Investigating microplastics in the atmosphere around a point source

Pia Goecke1, Sarmite Kernchen1, Martin G. J. Löder1, Christian Laforsch1, Anke C. Nölscher1
1 University of Bayreuth

P 5.1 in Open Poster Session

Introduction/Material & Methods

The plastic production has increased exponentially in the last 70 years. The same is seen for plastic waste at the macro, micro, and nano scales, which now pollute a wide range of different environments. Microplastic (MP) contamination of aquatic systems and its adverse effects on aquatic invertebrates have been extensively studied. However, the atmospheric pollution, transport and deposition of MPs are still poorly understood.

Airborne pollutant scavenging by snowflakes is a means of atmospheric self-cleansing. Preliminary studies in 2018 showed different concentrations of MPs in snow samples at different locations in and around Bayreuth. Hence, we took and analysed additional samples in 2021 to assess MP contamination in air in rural and industrial sites and point to potential airborne MP sources. To measure the deposition of MPs, we took snow samples at various locations in Bayreuth: a highly industrial site, near a sewage plant, the BayCEER-building in St. Georgen, and the rural site Waldstein in the “Fichtelgebirge”. Samples were processed by novel established methods for MP extraction and analysed by micro-Fourier transform infrared spectroscopy (FPA-μFT-IR). This gave us information about the distribution of MP particles, their location, size, shape, and chemical assignment.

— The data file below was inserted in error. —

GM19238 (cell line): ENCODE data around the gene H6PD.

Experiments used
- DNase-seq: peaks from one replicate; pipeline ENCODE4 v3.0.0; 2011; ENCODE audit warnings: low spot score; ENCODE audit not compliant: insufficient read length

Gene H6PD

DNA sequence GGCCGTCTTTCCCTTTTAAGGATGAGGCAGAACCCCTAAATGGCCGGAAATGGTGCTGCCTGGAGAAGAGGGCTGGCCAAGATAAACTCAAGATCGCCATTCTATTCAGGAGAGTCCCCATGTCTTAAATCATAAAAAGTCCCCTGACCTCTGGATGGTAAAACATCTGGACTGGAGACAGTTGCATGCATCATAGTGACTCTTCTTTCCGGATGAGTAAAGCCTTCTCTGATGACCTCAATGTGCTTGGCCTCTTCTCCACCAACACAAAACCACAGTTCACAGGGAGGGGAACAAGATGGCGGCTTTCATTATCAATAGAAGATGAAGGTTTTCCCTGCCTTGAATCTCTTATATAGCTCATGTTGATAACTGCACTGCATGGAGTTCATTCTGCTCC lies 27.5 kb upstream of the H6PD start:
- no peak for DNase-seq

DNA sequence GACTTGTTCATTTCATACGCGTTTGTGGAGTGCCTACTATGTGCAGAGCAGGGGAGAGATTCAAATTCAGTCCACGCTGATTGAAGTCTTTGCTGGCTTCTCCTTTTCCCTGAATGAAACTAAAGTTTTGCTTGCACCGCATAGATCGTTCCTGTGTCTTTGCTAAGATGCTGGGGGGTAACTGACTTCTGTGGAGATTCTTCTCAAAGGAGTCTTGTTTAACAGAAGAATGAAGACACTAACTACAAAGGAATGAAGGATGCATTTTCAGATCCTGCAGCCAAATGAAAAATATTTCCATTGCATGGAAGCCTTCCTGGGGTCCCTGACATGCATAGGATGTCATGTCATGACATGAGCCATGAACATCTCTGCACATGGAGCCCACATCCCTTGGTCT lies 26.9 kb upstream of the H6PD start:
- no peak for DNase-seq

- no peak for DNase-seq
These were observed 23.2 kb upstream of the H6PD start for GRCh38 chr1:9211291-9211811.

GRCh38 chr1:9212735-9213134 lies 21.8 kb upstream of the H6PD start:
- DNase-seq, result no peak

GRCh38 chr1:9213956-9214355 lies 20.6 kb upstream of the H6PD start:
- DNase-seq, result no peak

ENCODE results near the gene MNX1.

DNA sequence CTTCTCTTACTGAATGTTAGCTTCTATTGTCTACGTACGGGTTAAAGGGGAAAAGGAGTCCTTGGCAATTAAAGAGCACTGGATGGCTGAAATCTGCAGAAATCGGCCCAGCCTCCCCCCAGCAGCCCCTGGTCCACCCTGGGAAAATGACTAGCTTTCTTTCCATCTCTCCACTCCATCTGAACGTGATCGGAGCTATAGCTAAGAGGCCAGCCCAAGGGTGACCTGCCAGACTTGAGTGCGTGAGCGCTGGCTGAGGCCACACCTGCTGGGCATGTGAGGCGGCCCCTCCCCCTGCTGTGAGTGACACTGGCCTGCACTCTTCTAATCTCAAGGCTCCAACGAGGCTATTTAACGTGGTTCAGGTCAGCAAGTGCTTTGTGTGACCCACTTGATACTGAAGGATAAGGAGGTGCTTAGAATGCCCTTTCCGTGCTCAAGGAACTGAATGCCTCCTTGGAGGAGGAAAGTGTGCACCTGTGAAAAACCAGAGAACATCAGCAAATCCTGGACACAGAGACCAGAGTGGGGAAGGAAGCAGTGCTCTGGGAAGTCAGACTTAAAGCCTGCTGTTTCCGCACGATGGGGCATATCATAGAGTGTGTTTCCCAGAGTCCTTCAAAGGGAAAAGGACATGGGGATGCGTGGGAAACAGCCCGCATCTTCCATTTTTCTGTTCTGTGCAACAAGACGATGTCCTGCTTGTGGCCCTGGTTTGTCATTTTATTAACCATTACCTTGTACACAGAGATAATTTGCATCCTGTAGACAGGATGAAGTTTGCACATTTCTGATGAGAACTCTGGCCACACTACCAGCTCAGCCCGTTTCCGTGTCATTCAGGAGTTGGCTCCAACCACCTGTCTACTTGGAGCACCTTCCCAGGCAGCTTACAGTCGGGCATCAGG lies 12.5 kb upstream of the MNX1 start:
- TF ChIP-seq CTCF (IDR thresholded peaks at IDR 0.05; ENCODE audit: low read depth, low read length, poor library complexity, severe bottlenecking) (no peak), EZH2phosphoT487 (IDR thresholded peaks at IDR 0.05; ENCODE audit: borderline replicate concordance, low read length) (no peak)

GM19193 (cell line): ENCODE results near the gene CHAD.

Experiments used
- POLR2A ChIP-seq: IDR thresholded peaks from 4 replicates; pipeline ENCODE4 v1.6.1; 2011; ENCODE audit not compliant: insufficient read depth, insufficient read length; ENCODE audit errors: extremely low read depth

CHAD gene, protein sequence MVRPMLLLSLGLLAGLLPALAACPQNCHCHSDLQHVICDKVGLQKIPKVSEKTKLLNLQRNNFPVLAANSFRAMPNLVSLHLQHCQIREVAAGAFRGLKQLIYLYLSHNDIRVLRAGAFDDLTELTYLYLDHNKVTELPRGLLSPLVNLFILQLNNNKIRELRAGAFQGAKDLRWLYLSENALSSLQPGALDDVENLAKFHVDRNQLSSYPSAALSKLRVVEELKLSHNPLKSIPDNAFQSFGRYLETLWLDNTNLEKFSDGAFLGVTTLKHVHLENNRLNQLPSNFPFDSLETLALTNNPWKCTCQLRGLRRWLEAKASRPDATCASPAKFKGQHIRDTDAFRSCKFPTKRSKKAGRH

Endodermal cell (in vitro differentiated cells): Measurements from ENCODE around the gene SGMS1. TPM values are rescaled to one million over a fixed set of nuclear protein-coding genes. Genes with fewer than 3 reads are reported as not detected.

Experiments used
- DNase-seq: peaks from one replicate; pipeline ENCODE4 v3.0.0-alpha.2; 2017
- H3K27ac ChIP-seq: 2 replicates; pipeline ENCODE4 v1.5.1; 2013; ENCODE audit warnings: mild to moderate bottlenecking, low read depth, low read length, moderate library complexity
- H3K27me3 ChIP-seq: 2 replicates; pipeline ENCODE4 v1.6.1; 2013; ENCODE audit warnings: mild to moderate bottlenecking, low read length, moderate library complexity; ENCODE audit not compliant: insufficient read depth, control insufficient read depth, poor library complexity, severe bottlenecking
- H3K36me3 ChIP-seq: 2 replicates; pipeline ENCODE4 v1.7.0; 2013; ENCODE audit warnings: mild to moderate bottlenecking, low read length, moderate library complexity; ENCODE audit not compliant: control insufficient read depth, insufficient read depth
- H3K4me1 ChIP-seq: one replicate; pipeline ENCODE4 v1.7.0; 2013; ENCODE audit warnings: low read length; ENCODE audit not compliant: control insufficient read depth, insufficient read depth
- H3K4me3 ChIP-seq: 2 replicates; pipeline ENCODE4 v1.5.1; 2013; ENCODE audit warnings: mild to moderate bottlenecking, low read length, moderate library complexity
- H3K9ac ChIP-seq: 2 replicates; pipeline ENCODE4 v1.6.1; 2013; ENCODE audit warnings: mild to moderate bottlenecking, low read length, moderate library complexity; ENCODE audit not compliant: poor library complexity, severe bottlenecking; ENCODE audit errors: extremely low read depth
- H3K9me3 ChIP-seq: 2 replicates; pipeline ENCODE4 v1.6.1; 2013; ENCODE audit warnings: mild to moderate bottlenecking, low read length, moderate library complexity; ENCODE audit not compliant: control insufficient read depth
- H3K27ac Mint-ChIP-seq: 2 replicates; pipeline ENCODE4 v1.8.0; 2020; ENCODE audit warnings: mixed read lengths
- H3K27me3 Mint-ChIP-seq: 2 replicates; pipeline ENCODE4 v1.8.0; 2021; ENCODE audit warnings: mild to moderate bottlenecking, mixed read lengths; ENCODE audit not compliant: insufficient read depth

This study addresses the following scientific questions: (I) Can we find MPs in the snow? (II) Do we find relatively lower MP-concentration in remote areas like Waldstein compared to the urban Bayreuth sites? (III) How much influence does the proximity of potential sources have on the amount of MP in the snow? (IV) Which process is more effective in scavenging MPs from the air: wet deposition or dry deposition? (V) Is the proportion of fibrous particles deposited near the sewage plant significantly higher than at the other sites?

The results of this study support the understanding of atmospheric transport and deposition of MPs by snowflakes.

Keywords: air pollution, airborne microplastics, microplastic sources, atmospheric deposition, snow samples, µFT-IR spectroscopy